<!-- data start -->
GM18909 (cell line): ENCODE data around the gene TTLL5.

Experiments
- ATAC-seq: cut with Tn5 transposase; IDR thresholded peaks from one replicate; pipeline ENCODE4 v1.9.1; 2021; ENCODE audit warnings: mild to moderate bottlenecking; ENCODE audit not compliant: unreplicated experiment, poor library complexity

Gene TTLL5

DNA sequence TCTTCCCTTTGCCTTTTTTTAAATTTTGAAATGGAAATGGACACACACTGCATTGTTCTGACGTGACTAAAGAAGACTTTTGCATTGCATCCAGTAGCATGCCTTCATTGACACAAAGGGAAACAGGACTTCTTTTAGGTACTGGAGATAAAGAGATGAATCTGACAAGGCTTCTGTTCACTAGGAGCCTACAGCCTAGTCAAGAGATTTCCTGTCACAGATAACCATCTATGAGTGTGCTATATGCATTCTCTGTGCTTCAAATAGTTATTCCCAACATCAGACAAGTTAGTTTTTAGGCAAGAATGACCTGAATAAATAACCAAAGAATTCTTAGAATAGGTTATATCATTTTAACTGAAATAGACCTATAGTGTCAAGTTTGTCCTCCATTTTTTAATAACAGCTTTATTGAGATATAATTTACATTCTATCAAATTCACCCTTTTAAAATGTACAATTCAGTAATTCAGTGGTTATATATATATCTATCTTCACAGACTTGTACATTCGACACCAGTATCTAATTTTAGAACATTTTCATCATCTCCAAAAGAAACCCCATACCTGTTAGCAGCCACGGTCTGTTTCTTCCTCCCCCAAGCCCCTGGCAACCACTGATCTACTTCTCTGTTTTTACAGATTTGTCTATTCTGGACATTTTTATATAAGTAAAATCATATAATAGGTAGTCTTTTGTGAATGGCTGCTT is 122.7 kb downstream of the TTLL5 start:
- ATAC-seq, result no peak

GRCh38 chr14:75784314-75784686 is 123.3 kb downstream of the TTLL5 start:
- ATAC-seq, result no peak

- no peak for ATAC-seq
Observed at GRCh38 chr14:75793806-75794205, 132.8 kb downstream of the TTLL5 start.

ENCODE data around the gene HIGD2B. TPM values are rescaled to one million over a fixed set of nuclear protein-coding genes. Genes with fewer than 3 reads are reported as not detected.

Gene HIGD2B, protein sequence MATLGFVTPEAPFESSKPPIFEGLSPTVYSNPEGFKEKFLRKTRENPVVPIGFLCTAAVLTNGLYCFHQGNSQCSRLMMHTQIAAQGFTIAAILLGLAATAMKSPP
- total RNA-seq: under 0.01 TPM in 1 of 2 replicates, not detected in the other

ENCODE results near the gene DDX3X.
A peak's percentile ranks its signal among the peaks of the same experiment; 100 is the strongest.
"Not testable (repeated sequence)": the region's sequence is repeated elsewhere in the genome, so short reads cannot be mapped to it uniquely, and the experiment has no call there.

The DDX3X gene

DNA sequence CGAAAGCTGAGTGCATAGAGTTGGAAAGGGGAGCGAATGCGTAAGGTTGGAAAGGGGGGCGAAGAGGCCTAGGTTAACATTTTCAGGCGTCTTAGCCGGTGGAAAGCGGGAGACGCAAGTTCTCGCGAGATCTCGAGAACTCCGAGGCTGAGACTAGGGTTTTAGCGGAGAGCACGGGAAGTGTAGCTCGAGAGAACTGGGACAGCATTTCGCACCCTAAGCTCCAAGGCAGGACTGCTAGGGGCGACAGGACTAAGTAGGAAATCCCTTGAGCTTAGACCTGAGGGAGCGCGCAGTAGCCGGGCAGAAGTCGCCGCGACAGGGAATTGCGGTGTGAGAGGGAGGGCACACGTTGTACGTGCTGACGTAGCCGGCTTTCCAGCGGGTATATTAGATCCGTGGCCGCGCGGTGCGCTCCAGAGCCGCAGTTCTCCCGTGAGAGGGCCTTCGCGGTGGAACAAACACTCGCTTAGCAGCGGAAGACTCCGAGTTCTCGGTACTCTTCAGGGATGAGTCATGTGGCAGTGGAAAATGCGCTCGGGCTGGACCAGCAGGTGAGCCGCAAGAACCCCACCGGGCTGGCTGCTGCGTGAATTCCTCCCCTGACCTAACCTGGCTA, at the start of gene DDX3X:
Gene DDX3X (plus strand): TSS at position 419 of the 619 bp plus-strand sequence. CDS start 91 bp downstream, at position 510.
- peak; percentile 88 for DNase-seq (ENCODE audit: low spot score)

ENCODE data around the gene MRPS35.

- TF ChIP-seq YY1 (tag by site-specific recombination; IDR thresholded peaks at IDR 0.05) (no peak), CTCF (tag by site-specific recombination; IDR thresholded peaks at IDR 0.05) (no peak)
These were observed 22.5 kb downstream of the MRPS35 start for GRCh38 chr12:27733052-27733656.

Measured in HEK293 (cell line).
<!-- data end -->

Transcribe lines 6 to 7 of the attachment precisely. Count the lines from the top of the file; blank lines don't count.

- ATAC-seq, result no peak

GRCh38 chr14:75784314-75784686 is 123.3 kb downstream of the TTLL5 start: